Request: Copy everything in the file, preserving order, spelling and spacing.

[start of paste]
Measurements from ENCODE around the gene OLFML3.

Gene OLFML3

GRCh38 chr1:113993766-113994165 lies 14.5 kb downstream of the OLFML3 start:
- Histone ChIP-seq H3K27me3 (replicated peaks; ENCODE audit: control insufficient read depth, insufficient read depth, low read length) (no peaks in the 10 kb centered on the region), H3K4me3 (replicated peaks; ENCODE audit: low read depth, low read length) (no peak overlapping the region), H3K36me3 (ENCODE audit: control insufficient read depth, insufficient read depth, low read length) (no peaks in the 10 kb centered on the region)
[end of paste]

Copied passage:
Measurements from ENCODE around the gene OLFML3.

Gene OLFML3

GRCh38 chr1:113993766-113994165 lies 14.5 kb downstream of the OLFML3 start:
- Histone ChIP-seq H3K27me3 (replicated peaks; ENCODE audit: control insufficient read depth, insufficient read depth, low read length) (no peaks in the 10 kb centered on the region), H3K4me3 (replicated peaks; ENCODE audit: low read depth, low read length) (no peak overlapping the region), H3K36me3 (ENCODE audit: control insufficient read depth, insufficient read depth, low read length) (no peaks in the 10 kb centered on the region)